ERBIL (Kurdistan 24) – Protestors in Iraq on Wednesday blocked the entrance of two oil refineries in southern Iraq as nationwide demonstrations rage on.
Security and oil sources said demonstrators blocked the entrance of the Nassiriya oil refinery, obstructing tankers that transport fuel to petrol stations from entering the facility, Reuters reports.
The incident has caused fuel shortages across Iraq’s southern Dhi Qar province, it added.
Before the protests began in early October, the Nassiriya refinery was producing at least 30,000 barrels of oil per day (bpd), but that number has dropped as low as 15,000 bpd.
Elsewhere, protestors closed the Al-Shanfiyah, located south of Diwaniya province, preventing trucks from entering or leaving, Anadolu Agency reported.
Demonstrators are calling for radical change in Iraq’s political system, which they say fails to address their needs, but, rather, serves the interests of a small governing elite.
The protests over the past month reflect widespread dissatisfaction with the economy, including high levels of unemployment, the dismal state of public services, and widespread government corruption.
The United Nations has called for an end to the bloodshed, calling on both protesters and security forces to end violence and begin dialogue.
In a tweet on Wednesday, Jeanine Hennis-Plasschaert, the Special Representative of the United Nations Secretary-General for Iraq, said the closure of ports and oil refineries are “detrimental” to the country’s economy.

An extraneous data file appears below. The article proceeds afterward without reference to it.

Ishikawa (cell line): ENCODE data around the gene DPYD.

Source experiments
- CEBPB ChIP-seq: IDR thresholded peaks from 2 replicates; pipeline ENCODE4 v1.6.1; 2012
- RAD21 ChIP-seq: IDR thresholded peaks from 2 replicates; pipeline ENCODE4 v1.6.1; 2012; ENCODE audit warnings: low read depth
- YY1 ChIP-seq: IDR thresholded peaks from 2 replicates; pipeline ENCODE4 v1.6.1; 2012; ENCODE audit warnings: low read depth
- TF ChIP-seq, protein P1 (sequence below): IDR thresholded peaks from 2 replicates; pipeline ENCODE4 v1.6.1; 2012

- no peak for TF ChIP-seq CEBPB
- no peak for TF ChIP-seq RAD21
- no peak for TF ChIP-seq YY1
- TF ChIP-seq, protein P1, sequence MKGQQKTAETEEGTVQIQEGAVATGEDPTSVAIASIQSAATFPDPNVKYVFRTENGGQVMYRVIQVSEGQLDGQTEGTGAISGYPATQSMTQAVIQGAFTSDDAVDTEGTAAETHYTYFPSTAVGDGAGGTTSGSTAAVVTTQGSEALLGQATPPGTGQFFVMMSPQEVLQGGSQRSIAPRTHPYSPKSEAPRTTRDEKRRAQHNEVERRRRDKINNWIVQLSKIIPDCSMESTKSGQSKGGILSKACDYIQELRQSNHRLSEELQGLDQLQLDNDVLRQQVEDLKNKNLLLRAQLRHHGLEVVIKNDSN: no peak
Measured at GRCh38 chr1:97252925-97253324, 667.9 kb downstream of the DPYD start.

“Disruption of critical infrastructure also of grave concern,” she wrote. It is the “responsibility of all to protect public facilities.”
Threats and closures “of roads to oil installations, ports [are] causing billions in losses [and] undermines fulfilling protestors’ legitimate demands.”
Disruption of critical infrastructure also of grave concern. Responsibility of all to protect public facilities. Threats/closures of roads to oil installations, ports causing billions in losses. Detrimental to #Iraq’s economy, undermines fulfilling protesters’ legitimate demands.— Jeanine Hennis (@JeanineHennis) November 6, 2019
On Sunday, Iraqi Prime Minister Adil Abdul Mahdi also called for an end to the nationwide protests, which he complained are affecting the country’s economy.
Demonstrators have used tires, stones, and metals to block the main entrance to Iraq’s main Gulf port, Umm Qasr, which receives imports of grain, vegetable oils, and sugar shipments and is one of the most significant ports in Iraq.